Recalculating the Global Influence of GPS
Has your GPS ever gotten you in trouble? It’s so common in National Parks that rangers in Death Valley call it “death by GPS.” Greg Milner documents a few of those tragic stories in his book Pinpoint: How GPS Is Changing Technology, Culture, and Our Minds. The book also investigates whether GPS might be changing our cognitive maps of the world, and documents the many ways in which GPS has revolutionized everything from sugar beet harvesting to urban transit.
Greg Milner is the author of Pinpoint: How GPS Is Changing Technology, Culture and Our Minds (Norton, 2016). His writing has appeared in the New York Times, Slate, Wired, and other publications. He’s based in Brooklyn, New York.
IRA FLATOW: This is Science Friday. I’m Ira Flatow. Surely, you have had this experience. You’re cruising down the highway. All of a sudden your little voice in your GPS tells you that in 1000 feet, get ready to take that exit.
There’s just one little problem. The exit, unbeknownst to your GPS, isn’t there anymore. It’s blocked off for construction.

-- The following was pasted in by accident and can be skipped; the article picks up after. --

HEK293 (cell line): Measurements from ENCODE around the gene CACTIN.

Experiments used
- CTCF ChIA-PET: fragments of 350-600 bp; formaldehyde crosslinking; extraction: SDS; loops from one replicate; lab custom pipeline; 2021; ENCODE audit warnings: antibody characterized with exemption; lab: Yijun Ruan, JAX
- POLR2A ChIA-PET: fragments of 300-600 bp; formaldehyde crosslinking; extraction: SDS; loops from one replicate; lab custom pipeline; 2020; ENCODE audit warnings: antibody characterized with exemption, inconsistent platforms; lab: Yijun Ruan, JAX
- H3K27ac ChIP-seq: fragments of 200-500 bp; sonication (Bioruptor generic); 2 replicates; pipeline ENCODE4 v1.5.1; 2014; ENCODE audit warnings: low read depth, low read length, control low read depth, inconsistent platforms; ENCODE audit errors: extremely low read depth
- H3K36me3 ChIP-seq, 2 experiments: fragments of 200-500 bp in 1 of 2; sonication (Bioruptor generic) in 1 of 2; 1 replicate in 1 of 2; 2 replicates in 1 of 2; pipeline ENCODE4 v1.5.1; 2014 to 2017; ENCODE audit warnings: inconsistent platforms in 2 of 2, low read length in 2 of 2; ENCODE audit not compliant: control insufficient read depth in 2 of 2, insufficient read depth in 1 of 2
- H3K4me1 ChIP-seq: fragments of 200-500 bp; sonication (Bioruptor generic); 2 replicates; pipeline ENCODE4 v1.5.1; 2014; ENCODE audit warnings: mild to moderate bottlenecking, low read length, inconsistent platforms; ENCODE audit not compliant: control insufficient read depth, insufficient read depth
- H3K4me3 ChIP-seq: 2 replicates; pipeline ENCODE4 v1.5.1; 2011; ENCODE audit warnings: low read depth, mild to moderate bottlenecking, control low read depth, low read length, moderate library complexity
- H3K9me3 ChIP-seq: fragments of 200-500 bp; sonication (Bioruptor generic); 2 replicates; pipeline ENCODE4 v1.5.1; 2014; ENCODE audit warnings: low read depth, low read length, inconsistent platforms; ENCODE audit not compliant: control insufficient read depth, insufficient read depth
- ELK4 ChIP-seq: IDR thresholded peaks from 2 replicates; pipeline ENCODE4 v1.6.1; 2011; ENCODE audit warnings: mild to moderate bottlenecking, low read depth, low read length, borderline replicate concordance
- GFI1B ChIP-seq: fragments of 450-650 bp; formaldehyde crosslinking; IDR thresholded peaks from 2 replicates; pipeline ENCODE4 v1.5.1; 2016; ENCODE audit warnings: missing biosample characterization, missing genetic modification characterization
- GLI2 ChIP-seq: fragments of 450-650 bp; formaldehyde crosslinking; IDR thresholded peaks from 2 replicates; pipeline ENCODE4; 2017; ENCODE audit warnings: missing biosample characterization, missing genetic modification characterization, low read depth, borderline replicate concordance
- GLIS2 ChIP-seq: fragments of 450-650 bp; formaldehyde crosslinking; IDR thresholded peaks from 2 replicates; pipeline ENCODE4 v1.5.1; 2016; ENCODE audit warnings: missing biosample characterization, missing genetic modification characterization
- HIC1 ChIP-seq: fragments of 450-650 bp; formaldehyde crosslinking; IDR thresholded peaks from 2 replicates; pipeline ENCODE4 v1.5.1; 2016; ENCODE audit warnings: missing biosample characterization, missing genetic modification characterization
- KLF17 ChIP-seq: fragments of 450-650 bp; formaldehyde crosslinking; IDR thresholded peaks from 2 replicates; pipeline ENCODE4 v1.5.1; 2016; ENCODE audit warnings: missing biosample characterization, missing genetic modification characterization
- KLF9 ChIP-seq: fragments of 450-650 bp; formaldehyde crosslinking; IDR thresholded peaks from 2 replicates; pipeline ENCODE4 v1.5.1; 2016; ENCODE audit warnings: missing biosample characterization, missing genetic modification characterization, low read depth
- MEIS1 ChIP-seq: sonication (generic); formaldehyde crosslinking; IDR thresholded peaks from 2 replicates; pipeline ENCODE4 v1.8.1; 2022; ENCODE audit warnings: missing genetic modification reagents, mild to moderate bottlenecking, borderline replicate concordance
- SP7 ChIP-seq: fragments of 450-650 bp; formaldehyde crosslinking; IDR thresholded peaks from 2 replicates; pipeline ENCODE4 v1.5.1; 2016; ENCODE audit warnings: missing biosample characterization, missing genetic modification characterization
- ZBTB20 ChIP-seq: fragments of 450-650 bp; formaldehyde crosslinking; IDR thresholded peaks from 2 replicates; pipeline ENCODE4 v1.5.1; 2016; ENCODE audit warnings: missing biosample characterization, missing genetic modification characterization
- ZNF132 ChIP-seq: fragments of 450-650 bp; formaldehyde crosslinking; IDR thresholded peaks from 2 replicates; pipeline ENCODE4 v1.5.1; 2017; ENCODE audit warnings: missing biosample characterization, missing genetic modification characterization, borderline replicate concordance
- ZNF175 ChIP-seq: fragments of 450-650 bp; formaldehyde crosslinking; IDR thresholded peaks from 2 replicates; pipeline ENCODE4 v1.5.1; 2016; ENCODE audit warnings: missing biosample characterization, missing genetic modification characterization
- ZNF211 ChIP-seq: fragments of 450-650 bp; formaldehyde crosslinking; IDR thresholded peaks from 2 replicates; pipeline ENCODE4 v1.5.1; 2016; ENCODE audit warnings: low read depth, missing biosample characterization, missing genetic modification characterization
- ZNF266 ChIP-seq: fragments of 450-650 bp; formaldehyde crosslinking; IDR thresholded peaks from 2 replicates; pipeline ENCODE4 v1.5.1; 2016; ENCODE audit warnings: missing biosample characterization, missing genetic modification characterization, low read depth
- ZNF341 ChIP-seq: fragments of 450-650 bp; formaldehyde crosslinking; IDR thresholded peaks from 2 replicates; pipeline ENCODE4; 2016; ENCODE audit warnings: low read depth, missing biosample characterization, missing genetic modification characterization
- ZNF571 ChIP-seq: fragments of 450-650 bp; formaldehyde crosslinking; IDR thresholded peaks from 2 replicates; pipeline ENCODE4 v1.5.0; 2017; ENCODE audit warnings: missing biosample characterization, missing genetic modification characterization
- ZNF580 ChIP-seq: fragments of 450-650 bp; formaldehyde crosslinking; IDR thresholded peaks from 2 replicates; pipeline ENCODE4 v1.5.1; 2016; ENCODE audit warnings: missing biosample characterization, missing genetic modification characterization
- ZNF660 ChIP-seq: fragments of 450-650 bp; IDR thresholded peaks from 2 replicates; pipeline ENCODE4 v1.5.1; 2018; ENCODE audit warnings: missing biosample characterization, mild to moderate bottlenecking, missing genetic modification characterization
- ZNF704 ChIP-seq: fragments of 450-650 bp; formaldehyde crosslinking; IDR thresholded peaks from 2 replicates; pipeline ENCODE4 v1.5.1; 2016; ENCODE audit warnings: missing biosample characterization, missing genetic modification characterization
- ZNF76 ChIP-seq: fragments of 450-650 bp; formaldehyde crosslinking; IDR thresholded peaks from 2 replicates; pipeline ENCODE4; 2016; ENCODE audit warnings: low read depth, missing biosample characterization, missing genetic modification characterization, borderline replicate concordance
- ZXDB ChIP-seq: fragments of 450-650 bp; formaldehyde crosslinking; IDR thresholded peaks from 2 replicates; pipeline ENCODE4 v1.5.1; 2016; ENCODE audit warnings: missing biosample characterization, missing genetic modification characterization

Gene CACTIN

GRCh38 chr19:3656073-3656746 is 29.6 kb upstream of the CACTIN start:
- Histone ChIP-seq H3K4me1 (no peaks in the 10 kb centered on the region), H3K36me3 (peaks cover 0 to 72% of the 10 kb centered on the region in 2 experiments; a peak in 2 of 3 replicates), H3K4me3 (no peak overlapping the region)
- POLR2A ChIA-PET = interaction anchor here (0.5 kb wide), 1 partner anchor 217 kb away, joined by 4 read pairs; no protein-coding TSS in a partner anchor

No big deal. You wait for the GPS.
Continue .7 miles.
IRA FLATOW: Oh, yeah. OK. No harm, no foul. But my next guest writes about one guy who wasn’t so lucky. The construction was on a bridge, and he tragically drove right off it.
Other unfortunates have followed the commands of their GPS straight into the sea, or into remote areas of the desert, where they got stranded and died. The Rangers at Death Valley grimly call it, death by GPS.
But our tale today isn’t just about bad directions. If you look closely at our modern world, almost everything is touched in some way by the never-ending signal from the satellites– timekeeping, military operations, transportation, crop harvesting, even financial deals and the electric grid, pretty important technology. Which makes one worry, how vulnerable is GPS to spoofing and attack?
Greg Milner is the author of Pinpoint: How GPS is Changing Technology, Culture, and Our Minds. He’s based in Brooklyn and joins us in our New York studios today. We have an excerpt of the book up on our website at sciencefriday.com/pinpoint. And if you have a tale of GPS woe to share, give us a call, 844-724-8255, 844-SCI-TALK. Or tweet us @scifri. Welcome, Greg.